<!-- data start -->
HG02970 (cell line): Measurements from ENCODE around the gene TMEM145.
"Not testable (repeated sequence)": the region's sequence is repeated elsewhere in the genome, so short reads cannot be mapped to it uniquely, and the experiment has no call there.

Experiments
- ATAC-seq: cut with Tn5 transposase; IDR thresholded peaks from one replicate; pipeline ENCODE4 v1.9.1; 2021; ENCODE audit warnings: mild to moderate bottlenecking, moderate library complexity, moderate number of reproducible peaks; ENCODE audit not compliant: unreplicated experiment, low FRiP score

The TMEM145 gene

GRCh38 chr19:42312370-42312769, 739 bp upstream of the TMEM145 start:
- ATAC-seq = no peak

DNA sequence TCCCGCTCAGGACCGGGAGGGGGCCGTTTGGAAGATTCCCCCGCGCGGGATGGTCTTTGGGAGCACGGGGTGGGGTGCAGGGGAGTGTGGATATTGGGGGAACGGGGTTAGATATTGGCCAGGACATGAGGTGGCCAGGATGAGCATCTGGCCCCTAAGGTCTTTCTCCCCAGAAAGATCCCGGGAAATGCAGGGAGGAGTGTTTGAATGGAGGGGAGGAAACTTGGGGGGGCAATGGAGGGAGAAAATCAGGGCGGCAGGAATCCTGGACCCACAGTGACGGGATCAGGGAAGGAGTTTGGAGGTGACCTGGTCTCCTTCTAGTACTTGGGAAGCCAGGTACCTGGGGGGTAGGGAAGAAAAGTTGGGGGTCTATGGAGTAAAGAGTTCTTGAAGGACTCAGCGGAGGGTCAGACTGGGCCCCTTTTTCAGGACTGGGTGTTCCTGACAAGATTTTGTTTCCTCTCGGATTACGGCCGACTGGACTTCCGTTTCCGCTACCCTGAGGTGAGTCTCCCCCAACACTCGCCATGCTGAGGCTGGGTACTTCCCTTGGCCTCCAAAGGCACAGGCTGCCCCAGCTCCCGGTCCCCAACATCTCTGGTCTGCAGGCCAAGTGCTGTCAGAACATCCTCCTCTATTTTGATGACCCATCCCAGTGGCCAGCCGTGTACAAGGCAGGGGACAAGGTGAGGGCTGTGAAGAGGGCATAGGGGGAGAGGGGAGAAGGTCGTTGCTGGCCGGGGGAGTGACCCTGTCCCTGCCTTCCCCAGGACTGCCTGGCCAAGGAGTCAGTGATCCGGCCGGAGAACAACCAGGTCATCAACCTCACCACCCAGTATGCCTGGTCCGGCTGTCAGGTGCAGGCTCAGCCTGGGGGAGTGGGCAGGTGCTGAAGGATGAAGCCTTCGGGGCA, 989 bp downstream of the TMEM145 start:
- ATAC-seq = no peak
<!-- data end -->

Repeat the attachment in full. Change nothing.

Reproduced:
HG02970 (cell line): Measurements from ENCODE around the gene TMEM145.
"Not testable (repeated sequence)": the region's sequence is repeated elsewhere in the genome, so short reads cannot be mapped to it uniquely, and the experiment has no call there.

Experiments
- ATAC-seq: cut with Tn5 transposase; IDR thresholded peaks from one replicate; pipeline ENCODE4 v1.9.1; 2021; ENCODE audit warnings: mild to moderate bottlenecking, moderate library complexity, moderate number of reproducible peaks; ENCODE audit not compliant: unreplicated experiment, low FRiP score

The TMEM145 gene

GRCh38 chr19:42312370-42312769, 739 bp upstream of the TMEM145 start:
- ATAC-seq = no peak

DNA sequence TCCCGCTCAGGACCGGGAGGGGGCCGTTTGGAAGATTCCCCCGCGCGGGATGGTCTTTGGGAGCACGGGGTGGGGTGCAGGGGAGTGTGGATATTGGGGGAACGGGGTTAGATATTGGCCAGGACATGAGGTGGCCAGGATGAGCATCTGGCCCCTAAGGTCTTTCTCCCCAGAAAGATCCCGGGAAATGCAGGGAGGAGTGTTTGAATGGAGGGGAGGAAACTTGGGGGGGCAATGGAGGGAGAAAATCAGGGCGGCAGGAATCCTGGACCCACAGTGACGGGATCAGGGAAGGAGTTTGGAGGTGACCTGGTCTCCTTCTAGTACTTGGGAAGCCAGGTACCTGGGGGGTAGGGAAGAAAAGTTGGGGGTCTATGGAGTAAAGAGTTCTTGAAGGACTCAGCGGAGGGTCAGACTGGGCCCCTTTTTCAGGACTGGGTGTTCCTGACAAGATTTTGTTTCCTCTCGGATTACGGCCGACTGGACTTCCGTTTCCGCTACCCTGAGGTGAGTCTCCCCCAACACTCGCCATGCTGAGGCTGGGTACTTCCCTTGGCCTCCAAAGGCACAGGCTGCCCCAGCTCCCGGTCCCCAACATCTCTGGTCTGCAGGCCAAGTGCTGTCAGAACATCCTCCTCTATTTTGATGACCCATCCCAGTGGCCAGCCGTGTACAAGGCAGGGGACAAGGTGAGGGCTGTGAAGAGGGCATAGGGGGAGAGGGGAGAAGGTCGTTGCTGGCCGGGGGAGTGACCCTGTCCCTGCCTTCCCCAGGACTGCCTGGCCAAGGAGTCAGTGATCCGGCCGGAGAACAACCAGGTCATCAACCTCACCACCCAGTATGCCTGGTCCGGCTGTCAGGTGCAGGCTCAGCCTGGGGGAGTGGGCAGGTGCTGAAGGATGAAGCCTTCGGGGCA, 989 bp downstream of the TMEM145 start:
- ATAC-seq = no peak